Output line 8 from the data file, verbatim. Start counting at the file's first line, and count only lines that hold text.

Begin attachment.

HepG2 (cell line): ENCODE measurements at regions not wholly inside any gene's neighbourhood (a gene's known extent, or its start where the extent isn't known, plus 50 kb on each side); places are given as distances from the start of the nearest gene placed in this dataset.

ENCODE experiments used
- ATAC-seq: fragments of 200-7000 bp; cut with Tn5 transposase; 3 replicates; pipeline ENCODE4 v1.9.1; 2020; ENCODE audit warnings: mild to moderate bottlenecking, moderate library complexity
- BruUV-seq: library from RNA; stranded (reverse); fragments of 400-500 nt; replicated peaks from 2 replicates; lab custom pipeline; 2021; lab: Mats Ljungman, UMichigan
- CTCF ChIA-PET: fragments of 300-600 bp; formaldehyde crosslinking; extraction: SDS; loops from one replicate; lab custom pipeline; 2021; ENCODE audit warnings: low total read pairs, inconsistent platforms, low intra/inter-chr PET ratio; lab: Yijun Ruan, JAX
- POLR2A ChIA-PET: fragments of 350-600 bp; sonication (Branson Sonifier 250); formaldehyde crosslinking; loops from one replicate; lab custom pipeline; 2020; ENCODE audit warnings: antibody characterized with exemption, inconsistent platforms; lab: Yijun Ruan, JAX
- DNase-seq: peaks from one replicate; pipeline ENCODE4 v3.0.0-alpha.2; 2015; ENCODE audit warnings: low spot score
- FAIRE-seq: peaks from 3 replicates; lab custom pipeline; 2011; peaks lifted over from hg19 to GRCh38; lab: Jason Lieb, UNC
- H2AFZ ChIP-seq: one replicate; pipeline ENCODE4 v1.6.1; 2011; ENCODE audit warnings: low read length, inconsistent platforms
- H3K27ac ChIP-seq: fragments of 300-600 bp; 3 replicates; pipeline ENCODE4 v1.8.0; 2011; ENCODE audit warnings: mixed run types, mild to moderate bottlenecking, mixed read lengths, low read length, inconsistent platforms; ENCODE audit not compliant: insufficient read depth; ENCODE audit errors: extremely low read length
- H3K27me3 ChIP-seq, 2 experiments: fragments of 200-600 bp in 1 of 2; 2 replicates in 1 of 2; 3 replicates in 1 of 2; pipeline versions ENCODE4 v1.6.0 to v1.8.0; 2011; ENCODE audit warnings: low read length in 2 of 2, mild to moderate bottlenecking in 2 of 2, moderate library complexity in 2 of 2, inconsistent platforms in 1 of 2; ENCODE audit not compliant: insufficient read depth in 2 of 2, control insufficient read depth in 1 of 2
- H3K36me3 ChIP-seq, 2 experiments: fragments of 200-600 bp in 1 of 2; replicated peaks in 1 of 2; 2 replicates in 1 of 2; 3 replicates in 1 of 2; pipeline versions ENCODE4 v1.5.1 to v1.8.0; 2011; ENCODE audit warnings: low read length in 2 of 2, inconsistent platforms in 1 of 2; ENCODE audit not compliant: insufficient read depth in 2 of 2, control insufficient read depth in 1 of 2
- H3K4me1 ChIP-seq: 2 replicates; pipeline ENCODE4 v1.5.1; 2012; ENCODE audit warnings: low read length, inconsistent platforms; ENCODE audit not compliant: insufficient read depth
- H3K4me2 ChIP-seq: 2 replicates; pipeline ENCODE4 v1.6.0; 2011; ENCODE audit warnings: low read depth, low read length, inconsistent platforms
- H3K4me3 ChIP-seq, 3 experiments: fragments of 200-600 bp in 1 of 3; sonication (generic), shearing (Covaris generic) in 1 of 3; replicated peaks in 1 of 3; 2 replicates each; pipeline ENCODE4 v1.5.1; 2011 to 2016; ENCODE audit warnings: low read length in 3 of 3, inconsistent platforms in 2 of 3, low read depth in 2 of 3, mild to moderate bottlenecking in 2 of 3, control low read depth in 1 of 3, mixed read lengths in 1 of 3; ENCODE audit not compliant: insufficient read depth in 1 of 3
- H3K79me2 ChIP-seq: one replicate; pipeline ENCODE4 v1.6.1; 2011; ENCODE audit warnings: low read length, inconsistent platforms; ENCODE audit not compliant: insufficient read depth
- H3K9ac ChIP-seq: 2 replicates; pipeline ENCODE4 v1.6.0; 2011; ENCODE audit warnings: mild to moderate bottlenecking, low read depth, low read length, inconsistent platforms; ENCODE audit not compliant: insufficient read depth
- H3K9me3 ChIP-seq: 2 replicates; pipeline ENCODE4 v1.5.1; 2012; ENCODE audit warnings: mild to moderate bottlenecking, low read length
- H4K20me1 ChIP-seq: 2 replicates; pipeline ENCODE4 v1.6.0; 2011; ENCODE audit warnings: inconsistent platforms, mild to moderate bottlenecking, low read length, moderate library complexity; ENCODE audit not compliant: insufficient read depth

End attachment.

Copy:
- FAIRE-seq: peaks from 3 replicates; lab custom pipeline; 2011; peaks lifted over from hg19 to GRCh38; lab: Jason Lieb, UNC